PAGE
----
Sixteen urban sites in North Staffordshire are to benefit from a share of £3.6 millions of funding to create new wildlife habits, improve water quality and reduce flooding in 2020.
The Sunrise (Stoke and Urban Newcastle Rediscovering Its Secret Environments) Project, is led by Stoke-on-Trent City Council and delivered in the main by Staffordshire Wildlife Trust.
It will see work take place across Stoke-on-Trent and Newcastle-under-Lyme over the next two years, focusing on watercourses and Urban green Spaces.
And £2.1 million is being funded by the European Regional Development Fund (ERDF).
The scheme is a partnership between Stoke-on-Trent City Council, Staffordshire Wildlife Trust, the Environment Agency, Groundwork West Midlands, Newcastle Borough Council, Staffordshire County Council and Wild Trout Trust.
The project aims to create better habitats for Wildlife both within the River Trent watercourse itself along the adjoining river bank. It will also improve sustainable urban drainage systems (SUDS), control invasive species and improve existing woodland and grassland.
Sites involved in the SUNRISE programme include:
- Lyme Brook: Silverdale Country Park, Lyme Brook, Pool Dam Marsh, land adjacent to the M6 in Clayton and Thistleberry Parkway.
- Fowlea Brook: Etruria Valley, Bradwell Wood.
- River Trent: Victoria Ground, River Trent corridor at Staffordshire University, Bucknall Park, Trent Mill (section of the River Trent parallel to Leek Road between Victoria Road and Bucknall Road), Cromer Road, green space in Milton alongside the Caldon Danal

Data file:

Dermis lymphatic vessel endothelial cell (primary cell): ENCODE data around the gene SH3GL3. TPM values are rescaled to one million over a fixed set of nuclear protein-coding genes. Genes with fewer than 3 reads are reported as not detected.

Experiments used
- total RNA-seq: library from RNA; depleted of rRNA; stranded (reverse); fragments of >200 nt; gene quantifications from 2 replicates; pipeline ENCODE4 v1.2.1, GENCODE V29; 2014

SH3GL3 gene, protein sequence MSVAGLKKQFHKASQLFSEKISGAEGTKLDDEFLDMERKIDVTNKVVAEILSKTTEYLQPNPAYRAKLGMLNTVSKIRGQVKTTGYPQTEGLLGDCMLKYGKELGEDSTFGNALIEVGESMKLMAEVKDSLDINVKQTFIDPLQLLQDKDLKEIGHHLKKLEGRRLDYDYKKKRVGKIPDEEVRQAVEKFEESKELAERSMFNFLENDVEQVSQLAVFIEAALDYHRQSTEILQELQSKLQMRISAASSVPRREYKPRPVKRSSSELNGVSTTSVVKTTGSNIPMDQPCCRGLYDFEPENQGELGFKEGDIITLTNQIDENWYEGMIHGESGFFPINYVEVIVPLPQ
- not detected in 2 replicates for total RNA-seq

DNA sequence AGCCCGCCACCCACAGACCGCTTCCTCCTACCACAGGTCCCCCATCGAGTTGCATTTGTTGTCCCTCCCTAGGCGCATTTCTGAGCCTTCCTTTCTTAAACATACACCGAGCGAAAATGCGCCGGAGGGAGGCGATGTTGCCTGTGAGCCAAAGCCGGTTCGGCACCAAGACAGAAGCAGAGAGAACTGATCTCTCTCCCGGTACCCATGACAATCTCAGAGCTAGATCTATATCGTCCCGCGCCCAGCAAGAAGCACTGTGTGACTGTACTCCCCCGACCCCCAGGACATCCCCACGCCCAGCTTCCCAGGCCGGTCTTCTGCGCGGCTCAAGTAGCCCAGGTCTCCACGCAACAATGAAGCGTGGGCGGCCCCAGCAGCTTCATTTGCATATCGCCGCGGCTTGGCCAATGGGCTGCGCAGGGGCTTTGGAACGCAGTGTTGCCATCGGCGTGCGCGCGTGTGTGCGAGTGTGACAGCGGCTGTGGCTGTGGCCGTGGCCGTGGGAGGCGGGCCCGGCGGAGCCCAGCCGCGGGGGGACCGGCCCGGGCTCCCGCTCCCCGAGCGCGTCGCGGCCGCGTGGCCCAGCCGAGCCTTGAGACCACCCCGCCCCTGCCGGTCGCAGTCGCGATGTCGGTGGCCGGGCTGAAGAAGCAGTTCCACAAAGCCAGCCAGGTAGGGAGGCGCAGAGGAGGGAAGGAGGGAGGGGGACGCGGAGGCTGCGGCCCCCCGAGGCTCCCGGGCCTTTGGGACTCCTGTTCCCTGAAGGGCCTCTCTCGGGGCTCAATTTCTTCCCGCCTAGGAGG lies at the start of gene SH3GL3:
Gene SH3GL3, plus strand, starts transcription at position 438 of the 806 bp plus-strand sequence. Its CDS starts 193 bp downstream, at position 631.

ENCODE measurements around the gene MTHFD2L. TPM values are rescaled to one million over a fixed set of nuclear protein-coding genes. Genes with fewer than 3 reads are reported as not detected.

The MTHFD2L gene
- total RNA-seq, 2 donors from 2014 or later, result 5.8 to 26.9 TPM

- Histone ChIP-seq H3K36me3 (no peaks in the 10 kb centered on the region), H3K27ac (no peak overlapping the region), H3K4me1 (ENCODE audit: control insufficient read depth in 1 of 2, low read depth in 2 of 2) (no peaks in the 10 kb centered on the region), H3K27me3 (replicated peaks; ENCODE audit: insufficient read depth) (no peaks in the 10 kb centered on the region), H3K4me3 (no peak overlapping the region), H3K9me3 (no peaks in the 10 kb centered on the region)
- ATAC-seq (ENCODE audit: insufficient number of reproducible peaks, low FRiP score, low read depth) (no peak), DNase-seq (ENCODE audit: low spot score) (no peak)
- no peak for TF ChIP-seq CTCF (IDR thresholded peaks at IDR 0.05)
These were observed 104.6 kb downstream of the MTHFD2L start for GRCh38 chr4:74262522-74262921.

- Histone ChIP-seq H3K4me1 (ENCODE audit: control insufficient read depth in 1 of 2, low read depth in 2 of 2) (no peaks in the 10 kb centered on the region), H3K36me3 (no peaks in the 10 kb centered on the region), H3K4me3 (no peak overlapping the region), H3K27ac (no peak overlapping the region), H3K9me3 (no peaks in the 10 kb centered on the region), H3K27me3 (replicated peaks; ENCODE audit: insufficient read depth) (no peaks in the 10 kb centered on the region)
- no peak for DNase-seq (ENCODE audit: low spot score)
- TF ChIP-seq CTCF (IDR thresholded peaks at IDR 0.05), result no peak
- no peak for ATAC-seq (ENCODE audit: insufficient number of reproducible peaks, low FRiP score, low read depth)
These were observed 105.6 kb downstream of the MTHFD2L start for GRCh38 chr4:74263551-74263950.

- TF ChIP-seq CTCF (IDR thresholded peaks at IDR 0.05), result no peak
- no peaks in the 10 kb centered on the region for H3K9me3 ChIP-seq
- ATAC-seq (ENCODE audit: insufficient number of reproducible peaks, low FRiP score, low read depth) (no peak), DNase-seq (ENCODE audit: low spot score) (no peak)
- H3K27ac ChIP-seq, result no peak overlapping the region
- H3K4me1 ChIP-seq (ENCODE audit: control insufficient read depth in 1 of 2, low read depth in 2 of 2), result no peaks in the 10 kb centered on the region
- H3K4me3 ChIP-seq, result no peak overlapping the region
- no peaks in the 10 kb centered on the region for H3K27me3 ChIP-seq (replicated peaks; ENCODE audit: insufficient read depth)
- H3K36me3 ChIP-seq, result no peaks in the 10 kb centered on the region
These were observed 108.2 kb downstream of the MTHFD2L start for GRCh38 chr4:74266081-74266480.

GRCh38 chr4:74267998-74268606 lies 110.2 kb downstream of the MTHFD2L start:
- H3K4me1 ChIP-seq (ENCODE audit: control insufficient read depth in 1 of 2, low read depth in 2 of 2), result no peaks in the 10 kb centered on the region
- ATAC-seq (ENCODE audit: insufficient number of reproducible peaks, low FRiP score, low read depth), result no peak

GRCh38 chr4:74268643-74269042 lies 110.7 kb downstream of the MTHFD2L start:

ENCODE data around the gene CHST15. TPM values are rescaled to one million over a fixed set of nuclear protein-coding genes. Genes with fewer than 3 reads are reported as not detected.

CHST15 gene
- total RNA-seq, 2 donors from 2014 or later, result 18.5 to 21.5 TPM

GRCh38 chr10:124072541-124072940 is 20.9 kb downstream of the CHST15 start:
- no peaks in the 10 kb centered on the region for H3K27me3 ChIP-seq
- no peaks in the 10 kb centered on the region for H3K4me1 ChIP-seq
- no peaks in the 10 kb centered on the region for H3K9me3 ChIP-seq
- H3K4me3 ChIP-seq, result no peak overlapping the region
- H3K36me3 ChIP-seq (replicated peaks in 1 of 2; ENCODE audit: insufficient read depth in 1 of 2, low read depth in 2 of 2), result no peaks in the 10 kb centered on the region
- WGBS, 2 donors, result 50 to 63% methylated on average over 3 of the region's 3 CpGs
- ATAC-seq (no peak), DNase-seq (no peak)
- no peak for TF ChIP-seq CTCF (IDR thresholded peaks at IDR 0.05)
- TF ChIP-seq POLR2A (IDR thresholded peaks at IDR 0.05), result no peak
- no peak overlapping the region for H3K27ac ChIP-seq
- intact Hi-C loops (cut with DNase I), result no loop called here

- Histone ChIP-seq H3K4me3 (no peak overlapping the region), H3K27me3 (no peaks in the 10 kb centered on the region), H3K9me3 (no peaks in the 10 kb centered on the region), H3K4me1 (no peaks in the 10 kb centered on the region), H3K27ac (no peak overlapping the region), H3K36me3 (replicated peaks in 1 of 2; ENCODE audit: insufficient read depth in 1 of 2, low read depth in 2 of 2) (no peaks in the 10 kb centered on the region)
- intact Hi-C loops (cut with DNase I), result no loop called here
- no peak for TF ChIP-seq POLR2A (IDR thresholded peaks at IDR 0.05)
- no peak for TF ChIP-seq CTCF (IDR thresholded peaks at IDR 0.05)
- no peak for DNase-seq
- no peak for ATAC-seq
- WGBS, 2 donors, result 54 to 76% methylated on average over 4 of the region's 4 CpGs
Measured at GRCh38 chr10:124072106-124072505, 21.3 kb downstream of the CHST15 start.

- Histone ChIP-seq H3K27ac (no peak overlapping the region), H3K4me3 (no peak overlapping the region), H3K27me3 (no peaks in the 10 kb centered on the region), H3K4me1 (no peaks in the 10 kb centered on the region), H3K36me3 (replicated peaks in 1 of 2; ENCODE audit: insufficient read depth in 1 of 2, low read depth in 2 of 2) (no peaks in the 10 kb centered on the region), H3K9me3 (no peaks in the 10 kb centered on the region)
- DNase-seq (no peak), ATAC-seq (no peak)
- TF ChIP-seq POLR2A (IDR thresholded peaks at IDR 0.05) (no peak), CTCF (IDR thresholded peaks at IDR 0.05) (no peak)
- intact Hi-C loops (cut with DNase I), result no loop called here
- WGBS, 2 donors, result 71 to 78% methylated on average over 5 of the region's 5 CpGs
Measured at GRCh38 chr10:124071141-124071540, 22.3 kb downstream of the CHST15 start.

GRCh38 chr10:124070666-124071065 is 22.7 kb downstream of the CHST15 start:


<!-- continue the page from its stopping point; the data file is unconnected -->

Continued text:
- Causeley Brook, Ford Green Brook. A location for the SUDS work is yet to be decided.
Cllr Anthony Munday, cabinet member for greener city, development and leisure at the city council, said: “Stoke-on-Trent is one of the greenest cities in the country, with some fantastic green and open spaces on our doorsteps, and that is something we are rightly very proud of.
“This work will improve the city’s biodiversity at various sites, and also help to create attractive and welcoming spaces within the city for residents to enjoy.”
Julian Woolford, chief executive of the Staffordshire Wildlife Trust, said: “This is a really exciting project for wildlife in Stoke-on-Trent and North Staffordshire and I’m looking forward to seeing the projects getting off the ground.
“We’re thankful to the ERDF for the funding we have received following a successful application process, and to all of the partners who have got on board.”
Richard Schneider, charity operations manager for Groundwork West Midlands, said: “Groundwork West Midlands are proud to be involved in the SUNRISE project, which offers a unique opportunity for habitat restoration and environmental enhancements across Stoke-on-Trent and Newcastle-under-Lyme.
“The funding will allow us to increase valuable wetland habitats on Silverdale Country park in Newcastle and enhance a number of public open spaces across Stoke via the creation of Sustainable Urban Drainage (SUDS) feature.”